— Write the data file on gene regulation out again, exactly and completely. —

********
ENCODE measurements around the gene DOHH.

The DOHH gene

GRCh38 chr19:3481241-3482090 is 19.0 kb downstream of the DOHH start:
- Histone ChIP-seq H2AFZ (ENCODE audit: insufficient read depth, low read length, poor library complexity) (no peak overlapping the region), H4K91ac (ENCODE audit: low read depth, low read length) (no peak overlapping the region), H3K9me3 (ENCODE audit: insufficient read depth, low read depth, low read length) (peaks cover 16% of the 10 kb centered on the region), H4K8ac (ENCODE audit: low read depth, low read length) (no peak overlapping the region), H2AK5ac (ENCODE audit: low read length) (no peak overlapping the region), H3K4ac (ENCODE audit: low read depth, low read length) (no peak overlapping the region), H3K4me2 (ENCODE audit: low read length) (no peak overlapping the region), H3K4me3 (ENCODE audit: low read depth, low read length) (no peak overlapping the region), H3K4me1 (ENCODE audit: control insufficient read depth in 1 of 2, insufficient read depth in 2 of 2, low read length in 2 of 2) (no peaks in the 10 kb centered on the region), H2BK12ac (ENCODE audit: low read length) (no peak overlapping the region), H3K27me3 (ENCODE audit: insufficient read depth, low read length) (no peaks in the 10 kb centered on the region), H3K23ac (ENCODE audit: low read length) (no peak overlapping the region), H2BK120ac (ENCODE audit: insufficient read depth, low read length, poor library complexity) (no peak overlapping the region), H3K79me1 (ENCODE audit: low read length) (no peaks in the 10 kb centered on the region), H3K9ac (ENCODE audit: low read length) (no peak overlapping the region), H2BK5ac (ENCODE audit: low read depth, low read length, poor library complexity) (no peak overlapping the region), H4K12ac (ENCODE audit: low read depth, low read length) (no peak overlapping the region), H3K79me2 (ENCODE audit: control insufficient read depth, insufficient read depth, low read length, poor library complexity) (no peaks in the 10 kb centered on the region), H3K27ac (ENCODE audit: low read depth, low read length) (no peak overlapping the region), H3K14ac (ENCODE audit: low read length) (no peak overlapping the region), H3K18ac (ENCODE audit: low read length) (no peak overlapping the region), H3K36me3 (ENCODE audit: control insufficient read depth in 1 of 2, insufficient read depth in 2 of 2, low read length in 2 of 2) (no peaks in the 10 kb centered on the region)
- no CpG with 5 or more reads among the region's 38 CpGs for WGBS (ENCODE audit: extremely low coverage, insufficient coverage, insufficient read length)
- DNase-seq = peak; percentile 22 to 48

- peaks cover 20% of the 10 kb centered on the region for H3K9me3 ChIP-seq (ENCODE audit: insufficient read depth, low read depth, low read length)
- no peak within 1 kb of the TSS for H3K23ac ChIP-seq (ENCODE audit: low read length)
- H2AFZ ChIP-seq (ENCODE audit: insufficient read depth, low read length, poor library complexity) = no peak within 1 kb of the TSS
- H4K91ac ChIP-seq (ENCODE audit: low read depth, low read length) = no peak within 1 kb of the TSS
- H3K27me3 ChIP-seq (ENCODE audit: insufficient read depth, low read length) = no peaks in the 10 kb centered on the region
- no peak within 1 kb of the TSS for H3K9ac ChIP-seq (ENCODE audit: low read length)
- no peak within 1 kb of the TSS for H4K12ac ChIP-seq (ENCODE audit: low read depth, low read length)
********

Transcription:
ENCODE measurements around the gene DOHH.

The DOHH gene

GRCh38 chr19:3481241-3482090 is 19.0 kb downstream of the DOHH start:
- Histone ChIP-seq H2AFZ (ENCODE audit: insufficient read depth, low read length, poor library complexity) (no peak overlapping the region), H4K91ac (ENCODE audit: low read depth, low read length) (no peak overlapping the region), H3K9me3 (ENCODE audit: insufficient read depth, low read depth, low read length) (peaks cover 16% of the 10 kb centered on the region), H4K8ac (ENCODE audit: low read depth, low read length) (no peak overlapping the region), H2AK5ac (ENCODE audit: low read length) (no peak overlapping the region), H3K4ac (ENCODE audit: low read depth, low read length) (no peak overlapping the region), H3K4me2 (ENCODE audit: low read length) (no peak overlapping the region), H3K4me3 (ENCODE audit: low read depth, low read length) (no peak overlapping the region), H3K4me1 (ENCODE audit: control insufficient read depth in 1 of 2, insufficient read depth in 2 of 2, low read length in 2 of 2) (no peaks in the 10 kb centered on the region), H2BK12ac (ENCODE audit: low read length) (no peak overlapping the region), H3K27me3 (ENCODE audit: insufficient read depth, low read length) (no peaks in the 10 kb centered on the region), H3K23ac (ENCODE audit: low read length) (no peak overlapping the region), H2BK120ac (ENCODE audit: insufficient read depth, low read length, poor library complexity) (no peak overlapping the region), H3K79me1 (ENCODE audit: low read length) (no peaks in the 10 kb centered on the region), H3K9ac (ENCODE audit: low read length) (no peak overlapping the region), H2BK5ac (ENCODE audit: low read depth, low read length, poor library complexity) (no peak overlapping the region), H4K12ac (ENCODE audit: low read depth, low read length) (no peak overlapping the region), H3K79me2 (ENCODE audit: control insufficient read depth, insufficient read depth, low read length, poor library complexity) (no peaks in the 10 kb centered on the region), H3K27ac (ENCODE audit: low read depth, low read length) (no peak overlapping the region), H3K14ac (ENCODE audit: low read length) (no peak overlapping the region), H3K18ac (ENCODE audit: low read length) (no peak overlapping the region), H3K36me3 (ENCODE audit: control insufficient read depth in 1 of 2, insufficient read depth in 2 of 2, low read length in 2 of 2) (no peaks in the 10 kb centered on the region)
- no CpG with 5 or more reads among the region's 38 CpGs for WGBS (ENCODE audit: extremely low coverage, insufficient coverage, insufficient read length)
- DNase-seq = peak; percentile 22 to 48

- peaks cover 20% of the 10 kb centered on the region for H3K9me3 ChIP-seq (ENCODE audit: insufficient read depth, low read depth, low read length)
- no peak within 1 kb of the TSS for H3K23ac ChIP-seq (ENCODE audit: low read length)
- H2AFZ ChIP-seq (ENCODE audit: insufficient read depth, low read length, poor library complexity) = no peak within 1 kb of the TSS
- H4K91ac ChIP-seq (ENCODE audit: low read depth, low read length) = no peak within 1 kb of the TSS
- H3K27me3 ChIP-seq (ENCODE audit: insufficient read depth, low read length) = no peaks in the 10 kb centered on the region
- no peak within 1 kb of the TSS for H3K9ac ChIP-seq (ENCODE audit: low read length)
- no peak within 1 kb of the TSS for H4K12ac ChIP-seq (ENCODE audit: low read depth, low read length)